Our research interests cover a wide range of areas in molecular environmental sciences including biogeochemical processes in soils and groundwater, reactions and phase transfer processes of pollutants and development and application of in situ methods to characterize and quantify processes in pristine and polluted subsurface environments. As surface mediated processes play a key role in determining the transport and transformation of natural and xenobiotic compounds in the subsurface we are interested in a process-based understanding of the factors that control the formation of reactive surfaces, in particular at minerals, and how such surfaces interact with natural and anthropogenic compounds. To this end our work interfaces aquatic and environmental chemistry with geomicrobiology and geochemistry. For our laboratory and field studies we apply a wide array of modern instrumentation and techniques, including compound specific stable isotope analysis (CSIA) as well as Mössbauer spectroscopy.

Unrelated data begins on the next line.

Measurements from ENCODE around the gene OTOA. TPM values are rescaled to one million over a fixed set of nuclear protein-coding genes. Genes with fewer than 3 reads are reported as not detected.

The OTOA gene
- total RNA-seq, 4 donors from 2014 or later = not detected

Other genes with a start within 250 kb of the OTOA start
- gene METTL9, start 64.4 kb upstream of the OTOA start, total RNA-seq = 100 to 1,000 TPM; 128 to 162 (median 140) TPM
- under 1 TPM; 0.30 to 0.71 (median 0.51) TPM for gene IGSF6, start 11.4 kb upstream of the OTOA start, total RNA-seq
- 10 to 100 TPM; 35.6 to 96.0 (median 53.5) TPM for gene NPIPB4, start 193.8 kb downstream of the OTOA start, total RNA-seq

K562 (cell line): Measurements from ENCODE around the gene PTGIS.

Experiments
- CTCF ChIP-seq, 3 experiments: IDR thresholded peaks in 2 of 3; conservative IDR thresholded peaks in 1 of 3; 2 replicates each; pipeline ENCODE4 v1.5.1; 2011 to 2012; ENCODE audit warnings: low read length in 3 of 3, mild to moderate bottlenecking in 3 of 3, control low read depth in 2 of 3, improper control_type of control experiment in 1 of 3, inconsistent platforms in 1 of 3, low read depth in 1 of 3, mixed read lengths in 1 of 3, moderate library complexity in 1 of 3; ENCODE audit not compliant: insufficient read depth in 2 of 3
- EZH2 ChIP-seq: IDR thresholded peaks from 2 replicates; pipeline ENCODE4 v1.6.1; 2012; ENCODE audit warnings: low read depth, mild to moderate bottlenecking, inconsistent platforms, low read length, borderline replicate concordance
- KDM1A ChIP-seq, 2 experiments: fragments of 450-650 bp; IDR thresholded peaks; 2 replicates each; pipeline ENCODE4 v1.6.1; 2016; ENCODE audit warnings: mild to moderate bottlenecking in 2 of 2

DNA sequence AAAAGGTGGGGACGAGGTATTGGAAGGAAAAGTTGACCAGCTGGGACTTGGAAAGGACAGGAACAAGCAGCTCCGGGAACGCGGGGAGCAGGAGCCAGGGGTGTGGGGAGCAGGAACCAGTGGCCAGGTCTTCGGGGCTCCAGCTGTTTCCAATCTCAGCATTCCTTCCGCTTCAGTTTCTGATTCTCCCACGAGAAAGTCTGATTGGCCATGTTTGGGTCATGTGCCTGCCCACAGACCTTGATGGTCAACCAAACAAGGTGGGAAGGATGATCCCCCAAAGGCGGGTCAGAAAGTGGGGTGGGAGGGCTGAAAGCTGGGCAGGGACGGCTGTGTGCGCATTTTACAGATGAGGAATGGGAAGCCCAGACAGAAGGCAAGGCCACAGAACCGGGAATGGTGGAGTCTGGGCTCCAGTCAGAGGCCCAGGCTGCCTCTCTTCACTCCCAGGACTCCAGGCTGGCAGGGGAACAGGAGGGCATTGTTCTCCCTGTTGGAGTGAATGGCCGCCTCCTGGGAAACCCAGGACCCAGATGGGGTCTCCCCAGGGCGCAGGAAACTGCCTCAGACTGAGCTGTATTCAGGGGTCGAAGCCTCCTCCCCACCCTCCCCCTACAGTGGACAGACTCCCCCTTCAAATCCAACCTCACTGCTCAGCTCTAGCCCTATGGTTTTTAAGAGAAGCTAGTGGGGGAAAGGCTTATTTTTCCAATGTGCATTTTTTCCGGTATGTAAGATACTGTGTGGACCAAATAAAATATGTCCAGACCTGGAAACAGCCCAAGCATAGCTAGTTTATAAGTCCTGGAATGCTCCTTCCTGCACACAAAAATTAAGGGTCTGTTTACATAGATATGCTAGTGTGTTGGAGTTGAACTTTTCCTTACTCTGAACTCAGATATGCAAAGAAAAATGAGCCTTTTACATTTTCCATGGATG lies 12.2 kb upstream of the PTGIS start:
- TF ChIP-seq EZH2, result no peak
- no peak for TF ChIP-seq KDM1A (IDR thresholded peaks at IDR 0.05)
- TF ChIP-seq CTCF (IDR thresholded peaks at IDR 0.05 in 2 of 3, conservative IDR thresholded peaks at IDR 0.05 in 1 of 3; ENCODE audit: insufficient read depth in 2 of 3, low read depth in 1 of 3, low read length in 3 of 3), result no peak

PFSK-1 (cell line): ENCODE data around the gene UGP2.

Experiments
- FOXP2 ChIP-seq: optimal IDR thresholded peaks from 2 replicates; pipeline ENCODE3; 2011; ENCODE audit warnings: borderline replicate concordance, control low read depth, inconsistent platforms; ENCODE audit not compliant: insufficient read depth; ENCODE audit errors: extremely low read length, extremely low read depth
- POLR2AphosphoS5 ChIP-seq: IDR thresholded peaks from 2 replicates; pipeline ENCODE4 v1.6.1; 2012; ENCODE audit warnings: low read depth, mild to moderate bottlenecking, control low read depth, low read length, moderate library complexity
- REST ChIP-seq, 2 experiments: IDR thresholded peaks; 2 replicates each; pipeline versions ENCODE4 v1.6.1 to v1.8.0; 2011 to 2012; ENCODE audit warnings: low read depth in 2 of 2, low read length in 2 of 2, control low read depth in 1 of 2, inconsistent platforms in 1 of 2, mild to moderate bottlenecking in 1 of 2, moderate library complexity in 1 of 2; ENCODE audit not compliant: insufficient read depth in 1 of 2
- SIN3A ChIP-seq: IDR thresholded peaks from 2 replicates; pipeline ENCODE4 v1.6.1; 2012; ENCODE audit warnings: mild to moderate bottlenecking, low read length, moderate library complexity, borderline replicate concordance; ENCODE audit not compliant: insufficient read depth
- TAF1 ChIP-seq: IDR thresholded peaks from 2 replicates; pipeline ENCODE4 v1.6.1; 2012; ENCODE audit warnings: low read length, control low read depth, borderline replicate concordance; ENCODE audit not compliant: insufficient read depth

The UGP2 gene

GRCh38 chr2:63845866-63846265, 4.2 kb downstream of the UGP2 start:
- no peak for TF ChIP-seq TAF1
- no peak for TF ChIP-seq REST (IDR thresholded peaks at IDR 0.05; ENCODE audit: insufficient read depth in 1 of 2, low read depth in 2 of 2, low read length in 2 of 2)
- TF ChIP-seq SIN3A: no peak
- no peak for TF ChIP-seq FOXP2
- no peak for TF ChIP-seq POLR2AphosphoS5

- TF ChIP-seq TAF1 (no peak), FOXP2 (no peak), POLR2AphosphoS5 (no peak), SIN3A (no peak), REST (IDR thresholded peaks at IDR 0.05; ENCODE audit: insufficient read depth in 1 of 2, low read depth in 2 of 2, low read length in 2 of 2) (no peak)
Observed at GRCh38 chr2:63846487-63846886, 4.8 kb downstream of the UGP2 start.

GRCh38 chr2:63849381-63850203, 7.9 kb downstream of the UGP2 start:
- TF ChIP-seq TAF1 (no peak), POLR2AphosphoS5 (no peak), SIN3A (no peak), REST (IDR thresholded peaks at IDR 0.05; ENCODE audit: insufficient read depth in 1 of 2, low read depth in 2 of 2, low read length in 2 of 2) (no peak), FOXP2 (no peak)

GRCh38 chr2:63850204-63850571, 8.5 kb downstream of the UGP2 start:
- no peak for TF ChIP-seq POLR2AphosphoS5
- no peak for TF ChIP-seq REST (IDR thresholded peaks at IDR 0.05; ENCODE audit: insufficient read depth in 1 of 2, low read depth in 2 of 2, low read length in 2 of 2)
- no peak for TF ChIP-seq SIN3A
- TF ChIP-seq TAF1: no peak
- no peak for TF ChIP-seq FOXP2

Sketch illustrating the significance of surface mediated processes for speciation, reactivity, bioavailability, and biodegradation of natural and anthropogenic organic compounds in the subsurface.
The overall objective of our research is to provide through an improved understanding of biogeochemical key processes the scientific basis for assessment, management and remediation options of soil and groundwater environments